She is very much a blown-up and enlarged Sockeye 45 type of hull, much deeper and heavier of course, but with the same fantail stern that I am so fond of. Her pilothouse is medium-sized and placed further aft and it has a great flying bridge for piloting the boat when visibility is of the greatest importance. The galley is below down in the fo’c’sle area and there is room in the pilothouse for the entire crew to sit in warm, protected comfort. Keep an eye out for updates to this design as I work on it… — Sam Devlin
I am happy to report the launching and sea-trials are completed on the newest of the Devlin fleet — the “Moon River 48” and she is living up to all our expectations and dreams. She runs thru the water with an amazing grace, cutting thru the waves like there is nothing in her way. She is smooth and powerful on the water and with her twin John Deere engines purring away quietly in the cockpit, there is an almost dreamlike quality to her motion thru the water.
Top speed with the twin John Deere 315 hp Diesel engines is 23 knots at 80% of the power curve. That means she has a bit more speed potential in her but she would need to be operated above the 80% line and most boats don’t get run that hard. Cruising speed of 18 knots is easy, smooth, and quiet with the engines just sipping at fuel and you really think you’re moving at a slow pace but if you look aft, you can see she is marching along at a much faster rate.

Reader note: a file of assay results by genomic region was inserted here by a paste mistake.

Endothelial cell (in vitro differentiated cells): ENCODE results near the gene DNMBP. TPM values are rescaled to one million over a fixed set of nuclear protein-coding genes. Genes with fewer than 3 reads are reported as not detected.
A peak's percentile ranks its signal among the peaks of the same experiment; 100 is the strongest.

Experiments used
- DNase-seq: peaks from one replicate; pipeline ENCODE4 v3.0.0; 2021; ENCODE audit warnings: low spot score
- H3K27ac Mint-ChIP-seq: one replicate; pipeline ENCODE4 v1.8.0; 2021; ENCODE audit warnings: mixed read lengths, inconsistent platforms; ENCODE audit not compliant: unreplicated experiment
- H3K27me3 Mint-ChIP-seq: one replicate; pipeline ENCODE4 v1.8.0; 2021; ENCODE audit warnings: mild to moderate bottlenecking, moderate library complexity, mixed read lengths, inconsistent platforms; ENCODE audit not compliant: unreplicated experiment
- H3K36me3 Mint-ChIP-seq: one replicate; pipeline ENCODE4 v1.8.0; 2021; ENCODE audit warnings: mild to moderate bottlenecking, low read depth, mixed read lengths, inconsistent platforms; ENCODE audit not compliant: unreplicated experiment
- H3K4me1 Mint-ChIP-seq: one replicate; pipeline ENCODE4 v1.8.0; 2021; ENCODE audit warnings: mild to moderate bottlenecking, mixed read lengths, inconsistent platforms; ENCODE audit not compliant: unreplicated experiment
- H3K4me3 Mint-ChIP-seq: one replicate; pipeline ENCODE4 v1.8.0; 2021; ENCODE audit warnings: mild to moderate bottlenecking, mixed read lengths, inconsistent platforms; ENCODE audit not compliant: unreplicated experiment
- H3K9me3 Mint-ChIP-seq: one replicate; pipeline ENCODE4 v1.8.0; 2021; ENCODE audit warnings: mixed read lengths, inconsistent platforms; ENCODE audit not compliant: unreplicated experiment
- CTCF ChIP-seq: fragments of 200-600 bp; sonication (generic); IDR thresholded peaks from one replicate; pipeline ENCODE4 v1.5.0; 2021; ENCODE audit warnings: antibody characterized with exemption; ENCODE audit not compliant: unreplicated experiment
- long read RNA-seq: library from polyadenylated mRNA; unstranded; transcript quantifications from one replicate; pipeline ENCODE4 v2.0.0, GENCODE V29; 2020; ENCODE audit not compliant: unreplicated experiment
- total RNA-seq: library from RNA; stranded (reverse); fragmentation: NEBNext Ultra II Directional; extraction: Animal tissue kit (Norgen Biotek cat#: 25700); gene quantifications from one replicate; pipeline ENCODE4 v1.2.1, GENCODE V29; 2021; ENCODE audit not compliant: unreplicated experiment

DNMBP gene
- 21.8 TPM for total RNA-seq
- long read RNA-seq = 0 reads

She is also very docile around the docks and in tight quarters as she has the maneuvering ability of her twin screws to help the skipper out and with proportional bow and stern thrusters, you can really make her do virtually anything that you need. The 360 visibility from the helm is extraordinary and with tiny little adjustments to either the props or thrusters, it really is a low stress way to be on the water. One of the great virtues of a sedan type cruiser like the Moon River 48 is that the windage is low — there is plenty of boat in the water and not so much area above the water that the wind can push on. Really, she is a very pleasant boat to use.